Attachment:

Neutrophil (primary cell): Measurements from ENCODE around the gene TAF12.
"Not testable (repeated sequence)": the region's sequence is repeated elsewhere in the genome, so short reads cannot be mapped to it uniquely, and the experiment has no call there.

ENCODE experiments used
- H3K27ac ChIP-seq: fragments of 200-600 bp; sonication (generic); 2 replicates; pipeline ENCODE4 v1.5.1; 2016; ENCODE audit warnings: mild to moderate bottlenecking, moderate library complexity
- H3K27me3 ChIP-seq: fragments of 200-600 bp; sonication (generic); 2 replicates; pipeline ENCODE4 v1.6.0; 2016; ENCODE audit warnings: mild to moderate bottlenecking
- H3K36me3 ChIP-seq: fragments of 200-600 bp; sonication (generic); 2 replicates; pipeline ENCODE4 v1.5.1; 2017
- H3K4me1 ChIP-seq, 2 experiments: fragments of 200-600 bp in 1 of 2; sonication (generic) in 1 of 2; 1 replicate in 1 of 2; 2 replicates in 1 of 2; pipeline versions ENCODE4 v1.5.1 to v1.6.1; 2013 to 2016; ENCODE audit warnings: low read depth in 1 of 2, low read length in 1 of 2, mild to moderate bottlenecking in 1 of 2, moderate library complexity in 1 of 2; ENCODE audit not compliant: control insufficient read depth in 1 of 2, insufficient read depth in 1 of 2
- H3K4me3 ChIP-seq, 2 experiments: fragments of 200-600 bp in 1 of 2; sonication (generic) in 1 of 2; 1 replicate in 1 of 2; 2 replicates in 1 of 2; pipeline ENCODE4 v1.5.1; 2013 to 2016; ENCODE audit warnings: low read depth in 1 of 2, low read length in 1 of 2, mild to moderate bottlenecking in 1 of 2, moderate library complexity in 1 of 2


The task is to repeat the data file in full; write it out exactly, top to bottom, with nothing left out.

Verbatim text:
Neutrophil (primary cell): Measurements from ENCODE around the gene TAF12.
"Not testable (repeated sequence)": the region's sequence is repeated elsewhere in the genome, so short reads cannot be mapped to it uniquely, and the experiment has no call there.

ENCODE experiments used
- H3K27ac ChIP-seq: fragments of 200-600 bp; sonication (generic); 2 replicates; pipeline ENCODE4 v1.5.1; 2016; ENCODE audit warnings: mild to moderate bottlenecking, moderate library complexity
- H3K27me3 ChIP-seq: fragments of 200-600 bp; sonication (generic); 2 replicates; pipeline ENCODE4 v1.6.0; 2016; ENCODE audit warnings: mild to moderate bottlenecking
- H3K36me3 ChIP-seq: fragments of 200-600 bp; sonication (generic); 2 replicates; pipeline ENCODE4 v1.5.1; 2017
- H3K4me1 ChIP-seq, 2 experiments: fragments of 200-600 bp in 1 of 2; sonication (generic) in 1 of 2; 1 replicate in 1 of 2; 2 replicates in 1 of 2; pipeline versions ENCODE4 v1.5.1 to v1.6.1; 2013 to 2016; ENCODE audit warnings: low read depth in 1 of 2, low read length in 1 of 2, mild to moderate bottlenecking in 1 of 2, moderate library complexity in 1 of 2; ENCODE audit not compliant: control insufficient read depth in 1 of 2, insufficient read depth in 1 of 2
- H3K4me3 ChIP-seq, 2 experiments: fragments of 200-600 bp in 1 of 2; sonication (generic) in 1 of 2; 1 replicate in 1 of 2; 2 replicates in 1 of 2; pipeline ENCODE4 v1.5.1; 2013 to 2016; ENCODE audit warnings: low read depth in 1 of 2, low read length in 1 of 2, mild to moderate bottlenecking in 1 of 2, moderate library complexity in 1 of 2